INDIANAPOLIS — Chris Rainey understands what many people will think when they read this story. And he wants them to know they can't bring him down.
"All I can do is move forward and just stay positive from here," he said Wednesday at the Indiana Farm Bureau Football Center. "I know what people read. They don't know me. So the people who know me, they know me. I can't do nothing about it."
Except prove perception is not reality, of course. And the Indianapolis Colts are counting on Rainey to do just that.
The former University of Florida star was arrested in January and charged with simple battery against his girlfriend in Gainesville, Fla. The running back denied hitting the woman at the crime scene, and the charges later were dropped.
But the damage already had been done. He was released by the Pittsburgh Steelers, who selected him in the fifth round of last year's NFL draft, and remained a free agent for the next 11 months.
On Wednesday, the Colts threw Rainey a lifeline — signing him to the active roster to fill the spot vacated this week by suspended outside linebacker Erik Walden.
"Chris' history is well-documented," head coach Chuck Pagano said during his afternoon news conference. "We did our due diligence on Chris. We brought Chris in (Tuesday). We worked him out. We sat him down, spent a lot of time with him, obviously. He understands what the expectations are. We feel like he's learned from his mistakes, and they're behind him.
"Again, he understands the opportunity that's been given to him. He understands what it means to wear the horseshoe, and we fully expect Chris to take advantage of this opportunity."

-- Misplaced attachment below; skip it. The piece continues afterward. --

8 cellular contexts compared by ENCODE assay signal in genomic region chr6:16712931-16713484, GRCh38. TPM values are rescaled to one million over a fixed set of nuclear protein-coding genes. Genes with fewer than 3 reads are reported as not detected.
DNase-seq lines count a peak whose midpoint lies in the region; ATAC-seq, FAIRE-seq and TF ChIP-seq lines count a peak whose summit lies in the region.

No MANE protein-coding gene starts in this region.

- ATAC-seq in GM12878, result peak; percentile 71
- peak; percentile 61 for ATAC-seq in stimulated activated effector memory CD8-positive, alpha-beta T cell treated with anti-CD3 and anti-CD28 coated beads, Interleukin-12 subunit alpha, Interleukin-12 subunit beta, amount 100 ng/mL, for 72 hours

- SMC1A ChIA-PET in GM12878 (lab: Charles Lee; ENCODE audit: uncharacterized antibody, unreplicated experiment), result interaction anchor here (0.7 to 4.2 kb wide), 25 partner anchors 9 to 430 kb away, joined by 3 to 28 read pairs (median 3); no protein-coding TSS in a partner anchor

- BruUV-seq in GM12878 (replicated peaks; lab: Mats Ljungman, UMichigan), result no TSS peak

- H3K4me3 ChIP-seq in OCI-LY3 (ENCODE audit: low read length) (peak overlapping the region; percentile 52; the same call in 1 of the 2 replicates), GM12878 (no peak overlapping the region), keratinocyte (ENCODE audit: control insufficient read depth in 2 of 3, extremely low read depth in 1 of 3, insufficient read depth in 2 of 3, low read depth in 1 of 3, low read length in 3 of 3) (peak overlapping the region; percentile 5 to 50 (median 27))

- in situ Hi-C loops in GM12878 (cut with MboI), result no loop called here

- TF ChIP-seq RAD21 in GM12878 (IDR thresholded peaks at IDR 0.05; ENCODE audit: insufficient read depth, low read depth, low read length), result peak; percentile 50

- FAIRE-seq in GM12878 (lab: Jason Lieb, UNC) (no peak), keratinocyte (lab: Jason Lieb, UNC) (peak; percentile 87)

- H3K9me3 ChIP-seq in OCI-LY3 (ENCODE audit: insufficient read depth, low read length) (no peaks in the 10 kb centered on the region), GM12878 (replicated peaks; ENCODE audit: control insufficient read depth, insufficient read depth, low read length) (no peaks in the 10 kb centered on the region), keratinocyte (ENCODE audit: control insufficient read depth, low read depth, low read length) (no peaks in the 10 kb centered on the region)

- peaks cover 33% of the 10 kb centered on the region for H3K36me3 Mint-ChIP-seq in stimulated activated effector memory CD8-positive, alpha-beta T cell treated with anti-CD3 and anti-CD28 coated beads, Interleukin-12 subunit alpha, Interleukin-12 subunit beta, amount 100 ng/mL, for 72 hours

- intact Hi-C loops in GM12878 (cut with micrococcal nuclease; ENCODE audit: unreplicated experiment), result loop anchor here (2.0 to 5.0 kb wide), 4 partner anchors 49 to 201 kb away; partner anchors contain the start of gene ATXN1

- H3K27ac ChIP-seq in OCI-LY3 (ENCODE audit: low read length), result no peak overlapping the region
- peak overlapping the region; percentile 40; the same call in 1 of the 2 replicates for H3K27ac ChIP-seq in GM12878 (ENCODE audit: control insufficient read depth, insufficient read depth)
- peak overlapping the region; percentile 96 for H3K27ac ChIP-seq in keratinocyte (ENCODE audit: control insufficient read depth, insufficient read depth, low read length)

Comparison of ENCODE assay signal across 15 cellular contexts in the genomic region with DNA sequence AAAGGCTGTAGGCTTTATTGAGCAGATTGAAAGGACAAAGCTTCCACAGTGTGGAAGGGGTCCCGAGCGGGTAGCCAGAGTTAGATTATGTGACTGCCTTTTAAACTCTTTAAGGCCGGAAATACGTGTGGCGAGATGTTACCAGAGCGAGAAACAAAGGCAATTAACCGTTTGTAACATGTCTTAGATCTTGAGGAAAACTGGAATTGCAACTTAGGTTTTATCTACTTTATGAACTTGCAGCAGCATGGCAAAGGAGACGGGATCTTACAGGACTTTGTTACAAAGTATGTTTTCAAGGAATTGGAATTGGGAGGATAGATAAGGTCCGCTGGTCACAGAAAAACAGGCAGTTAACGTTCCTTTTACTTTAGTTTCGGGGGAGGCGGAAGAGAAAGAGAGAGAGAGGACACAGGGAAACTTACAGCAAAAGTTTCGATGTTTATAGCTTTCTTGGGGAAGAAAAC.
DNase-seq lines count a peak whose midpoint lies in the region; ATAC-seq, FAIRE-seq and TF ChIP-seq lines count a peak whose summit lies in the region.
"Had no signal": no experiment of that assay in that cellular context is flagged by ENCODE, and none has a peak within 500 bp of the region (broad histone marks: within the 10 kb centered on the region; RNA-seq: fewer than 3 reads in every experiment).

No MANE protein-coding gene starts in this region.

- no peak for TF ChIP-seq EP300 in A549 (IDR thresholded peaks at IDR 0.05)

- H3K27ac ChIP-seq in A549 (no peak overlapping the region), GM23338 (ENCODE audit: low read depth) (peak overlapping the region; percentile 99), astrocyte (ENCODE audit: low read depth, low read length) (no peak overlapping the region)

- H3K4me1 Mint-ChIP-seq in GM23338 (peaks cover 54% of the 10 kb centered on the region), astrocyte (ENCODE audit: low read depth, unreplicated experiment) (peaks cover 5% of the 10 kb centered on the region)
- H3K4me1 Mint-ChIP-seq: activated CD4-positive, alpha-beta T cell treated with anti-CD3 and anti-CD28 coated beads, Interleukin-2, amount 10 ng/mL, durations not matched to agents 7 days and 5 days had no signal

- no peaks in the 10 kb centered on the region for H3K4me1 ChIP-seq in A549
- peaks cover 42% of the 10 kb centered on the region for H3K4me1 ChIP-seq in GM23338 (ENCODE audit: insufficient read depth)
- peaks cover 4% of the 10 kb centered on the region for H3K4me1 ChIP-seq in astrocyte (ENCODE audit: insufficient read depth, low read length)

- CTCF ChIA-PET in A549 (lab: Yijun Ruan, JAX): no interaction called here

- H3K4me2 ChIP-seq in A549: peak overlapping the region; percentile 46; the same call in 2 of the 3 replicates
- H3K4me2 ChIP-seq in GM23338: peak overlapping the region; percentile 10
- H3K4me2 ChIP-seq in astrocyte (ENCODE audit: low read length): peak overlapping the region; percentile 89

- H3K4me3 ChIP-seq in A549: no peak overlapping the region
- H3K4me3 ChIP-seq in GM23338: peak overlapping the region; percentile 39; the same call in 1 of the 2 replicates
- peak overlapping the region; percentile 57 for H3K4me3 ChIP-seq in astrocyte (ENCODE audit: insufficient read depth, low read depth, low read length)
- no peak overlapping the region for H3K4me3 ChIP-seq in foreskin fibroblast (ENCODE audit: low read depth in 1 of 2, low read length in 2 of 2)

There's ample reason to believe in Rainey on the field.
He was timed at 4.36 seconds in the 40-yard draft at the NFL Scouting Combine, and he proved he could make an impact as a rookie. Rainey averaged 26.5 yards per kickoff return for the Steelers, and carried the ball 26 times for 102 yards and two touchdowns as a third-down back.
He also made 14 receptions for 60 yards and returned three punts for 16 yards.
But Pagano was non-committal about Rainey's role as Indianapolis (7-3) prepares for Sunday's game at Arizona (6-4). He said the running back has shown "he's more than capable" in the return game but isn't ready to commit a roster spot to Rainey beyond this week.
"Time will tell," Pagano said.
Rainey said he was close to signing with the Canadian Football League but was told he'd have to make a two-year commitment. So he trusted his agent and waited for another shot in the NFL.
In the interim, he worked out regularly and watched pro football on television until he couldn't take it anymore.
He said he's been humbled by his mistakes and is ready to take whatever role the Colts are willing to give him.
"It's just the same expectations from anybody," Rainey said. "Just come in here, go to work, do your job. The past is the past, leave it there and just move on."